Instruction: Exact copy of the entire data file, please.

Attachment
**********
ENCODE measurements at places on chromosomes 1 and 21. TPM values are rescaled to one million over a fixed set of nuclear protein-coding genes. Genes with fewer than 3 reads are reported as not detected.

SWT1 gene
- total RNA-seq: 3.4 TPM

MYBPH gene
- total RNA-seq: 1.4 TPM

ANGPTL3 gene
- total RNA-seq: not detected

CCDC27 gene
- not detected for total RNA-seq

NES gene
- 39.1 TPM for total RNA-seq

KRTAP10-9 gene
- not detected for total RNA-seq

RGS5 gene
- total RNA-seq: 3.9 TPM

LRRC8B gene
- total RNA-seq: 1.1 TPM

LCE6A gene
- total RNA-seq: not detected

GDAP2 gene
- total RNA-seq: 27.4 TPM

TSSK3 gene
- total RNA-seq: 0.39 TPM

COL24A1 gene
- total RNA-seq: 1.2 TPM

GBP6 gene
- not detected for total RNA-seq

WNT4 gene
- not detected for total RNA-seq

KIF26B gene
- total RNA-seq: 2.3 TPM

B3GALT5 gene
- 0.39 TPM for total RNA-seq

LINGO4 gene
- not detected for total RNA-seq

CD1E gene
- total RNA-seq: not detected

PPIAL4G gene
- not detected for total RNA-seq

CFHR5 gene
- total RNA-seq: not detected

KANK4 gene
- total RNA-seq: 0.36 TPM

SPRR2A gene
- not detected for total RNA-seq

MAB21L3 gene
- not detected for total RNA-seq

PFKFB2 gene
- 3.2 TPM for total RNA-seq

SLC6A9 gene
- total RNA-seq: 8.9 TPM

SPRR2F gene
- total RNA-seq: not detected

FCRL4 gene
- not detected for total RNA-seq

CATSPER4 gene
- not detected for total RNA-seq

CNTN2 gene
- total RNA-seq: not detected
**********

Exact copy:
ENCODE measurements at places on chromosomes 1 and 21. TPM values are rescaled to one million over a fixed set of nuclear protein-coding genes. Genes with fewer than 3 reads are reported as not detected.

SWT1 gene
- total RNA-seq: 3.4 TPM

MYBPH gene
- total RNA-seq: 1.4 TPM

ANGPTL3 gene
- total RNA-seq: not detected

CCDC27 gene
- not detected for total RNA-seq

NES gene
- 39.1 TPM for total RNA-seq

KRTAP10-9 gene
- not detected for total RNA-seq

RGS5 gene
- total RNA-seq: 3.9 TPM

LRRC8B gene
- total RNA-seq: 1.1 TPM

LCE6A gene
- total RNA-seq: not detected

GDAP2 gene
- total RNA-seq: 27.4 TPM

TSSK3 gene
- total RNA-seq: 0.39 TPM

COL24A1 gene
- total RNA-seq: 1.2 TPM

GBP6 gene
- not detected for total RNA-seq

WNT4 gene
- not detected for total RNA-seq

KIF26B gene
- total RNA-seq: 2.3 TPM

B3GALT5 gene
- 0.39 TPM for total RNA-seq

LINGO4 gene
- not detected for total RNA-seq

CD1E gene
- total RNA-seq: not detected

PPIAL4G gene
- not detected for total RNA-seq

CFHR5 gene
- total RNA-seq: not detected

KANK4 gene
- total RNA-seq: 0.36 TPM

SPRR2A gene
- not detected for total RNA-seq

MAB21L3 gene
- not detected for total RNA-seq

PFKFB2 gene
- 3.2 TPM for total RNA-seq

SLC6A9 gene
- total RNA-seq: 8.9 TPM

SPRR2F gene
- total RNA-seq: not detected

FCRL4 gene
- not detected for total RNA-seq

CATSPER4 gene
- not detected for total RNA-seq

CNTN2 gene
- total RNA-seq: not detected